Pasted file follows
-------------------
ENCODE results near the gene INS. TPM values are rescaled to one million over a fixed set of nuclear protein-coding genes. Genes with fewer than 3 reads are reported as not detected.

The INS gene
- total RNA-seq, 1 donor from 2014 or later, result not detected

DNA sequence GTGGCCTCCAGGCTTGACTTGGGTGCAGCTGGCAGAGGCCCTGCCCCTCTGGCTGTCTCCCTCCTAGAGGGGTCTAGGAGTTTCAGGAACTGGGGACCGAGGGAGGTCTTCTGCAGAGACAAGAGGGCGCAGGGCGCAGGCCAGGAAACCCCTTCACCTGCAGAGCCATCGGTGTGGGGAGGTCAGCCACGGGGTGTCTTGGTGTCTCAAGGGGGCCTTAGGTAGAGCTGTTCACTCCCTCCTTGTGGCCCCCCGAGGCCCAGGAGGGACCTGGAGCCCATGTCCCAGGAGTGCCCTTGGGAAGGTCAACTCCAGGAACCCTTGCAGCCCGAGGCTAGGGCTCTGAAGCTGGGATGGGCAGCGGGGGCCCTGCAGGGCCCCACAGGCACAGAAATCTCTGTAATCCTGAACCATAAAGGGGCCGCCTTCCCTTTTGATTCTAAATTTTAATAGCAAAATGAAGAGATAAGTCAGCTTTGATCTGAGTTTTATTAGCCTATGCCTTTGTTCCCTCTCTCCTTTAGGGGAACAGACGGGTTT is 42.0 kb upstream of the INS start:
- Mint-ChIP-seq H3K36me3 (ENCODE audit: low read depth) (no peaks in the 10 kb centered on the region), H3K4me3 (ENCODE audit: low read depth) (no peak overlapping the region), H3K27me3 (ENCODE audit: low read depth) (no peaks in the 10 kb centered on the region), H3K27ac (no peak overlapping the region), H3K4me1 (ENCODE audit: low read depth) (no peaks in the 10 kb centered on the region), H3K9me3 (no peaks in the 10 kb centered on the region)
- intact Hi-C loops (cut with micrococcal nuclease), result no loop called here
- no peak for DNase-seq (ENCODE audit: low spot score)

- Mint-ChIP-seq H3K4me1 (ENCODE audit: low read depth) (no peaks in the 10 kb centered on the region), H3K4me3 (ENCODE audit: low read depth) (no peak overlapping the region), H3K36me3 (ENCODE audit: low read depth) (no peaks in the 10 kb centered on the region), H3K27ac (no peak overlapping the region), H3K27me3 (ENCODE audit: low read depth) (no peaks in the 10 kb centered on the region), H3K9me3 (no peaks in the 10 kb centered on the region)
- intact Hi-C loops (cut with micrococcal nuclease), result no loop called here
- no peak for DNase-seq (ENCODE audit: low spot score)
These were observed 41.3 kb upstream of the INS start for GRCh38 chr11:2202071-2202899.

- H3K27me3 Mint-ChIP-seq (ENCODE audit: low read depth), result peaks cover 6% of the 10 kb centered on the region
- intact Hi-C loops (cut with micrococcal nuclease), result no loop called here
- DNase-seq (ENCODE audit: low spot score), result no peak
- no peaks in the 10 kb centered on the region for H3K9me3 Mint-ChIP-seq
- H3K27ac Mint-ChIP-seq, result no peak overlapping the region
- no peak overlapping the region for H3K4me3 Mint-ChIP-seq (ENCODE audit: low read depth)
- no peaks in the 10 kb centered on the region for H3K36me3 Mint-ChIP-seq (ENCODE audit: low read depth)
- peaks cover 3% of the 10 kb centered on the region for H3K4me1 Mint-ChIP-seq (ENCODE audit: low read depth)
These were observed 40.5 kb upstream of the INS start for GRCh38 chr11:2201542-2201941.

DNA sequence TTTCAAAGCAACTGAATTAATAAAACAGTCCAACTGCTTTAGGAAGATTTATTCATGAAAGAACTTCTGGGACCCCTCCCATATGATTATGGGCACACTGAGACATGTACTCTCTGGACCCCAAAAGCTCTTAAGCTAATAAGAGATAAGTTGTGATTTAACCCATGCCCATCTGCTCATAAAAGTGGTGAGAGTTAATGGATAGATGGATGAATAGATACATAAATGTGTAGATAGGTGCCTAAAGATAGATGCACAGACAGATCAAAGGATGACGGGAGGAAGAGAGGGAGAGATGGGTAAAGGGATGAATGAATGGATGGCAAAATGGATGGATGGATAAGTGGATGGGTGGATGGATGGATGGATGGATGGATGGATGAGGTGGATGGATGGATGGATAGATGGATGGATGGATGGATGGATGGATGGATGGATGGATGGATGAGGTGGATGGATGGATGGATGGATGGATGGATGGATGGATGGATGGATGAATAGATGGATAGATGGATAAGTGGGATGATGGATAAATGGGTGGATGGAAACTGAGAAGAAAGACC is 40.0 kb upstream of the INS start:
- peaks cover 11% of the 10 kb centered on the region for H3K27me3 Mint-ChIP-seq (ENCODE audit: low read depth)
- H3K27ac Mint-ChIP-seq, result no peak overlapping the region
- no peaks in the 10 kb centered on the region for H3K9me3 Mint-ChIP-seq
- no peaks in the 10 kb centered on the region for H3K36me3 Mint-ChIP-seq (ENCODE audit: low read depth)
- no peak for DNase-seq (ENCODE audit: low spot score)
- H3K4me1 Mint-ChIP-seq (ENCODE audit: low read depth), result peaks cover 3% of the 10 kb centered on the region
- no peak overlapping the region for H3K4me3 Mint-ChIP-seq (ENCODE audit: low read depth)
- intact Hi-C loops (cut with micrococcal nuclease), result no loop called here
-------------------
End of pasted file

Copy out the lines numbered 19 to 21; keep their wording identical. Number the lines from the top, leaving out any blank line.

- peaks cover 3% of the 10 kb centered on the region for H3K4me1 Mint-ChIP-seq (ENCODE audit: low read depth)
These were observed 40.5 kb upstream of the INS start for GRCh38 chr11:2201542-2201941.

DNA sequence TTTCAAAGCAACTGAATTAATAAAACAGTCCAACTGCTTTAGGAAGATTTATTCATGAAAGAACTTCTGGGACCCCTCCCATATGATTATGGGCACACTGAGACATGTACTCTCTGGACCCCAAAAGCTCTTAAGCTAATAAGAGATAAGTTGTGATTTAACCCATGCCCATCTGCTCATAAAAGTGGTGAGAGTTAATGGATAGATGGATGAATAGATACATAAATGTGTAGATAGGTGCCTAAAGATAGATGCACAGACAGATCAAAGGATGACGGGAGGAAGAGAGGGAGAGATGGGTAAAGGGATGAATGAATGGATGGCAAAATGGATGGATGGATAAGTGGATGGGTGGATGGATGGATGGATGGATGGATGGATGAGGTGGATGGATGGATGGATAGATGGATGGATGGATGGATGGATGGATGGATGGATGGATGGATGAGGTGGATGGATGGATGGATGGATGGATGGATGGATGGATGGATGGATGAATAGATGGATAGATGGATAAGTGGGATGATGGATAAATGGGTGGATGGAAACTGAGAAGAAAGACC is 40.0 kb upstream of the INS start: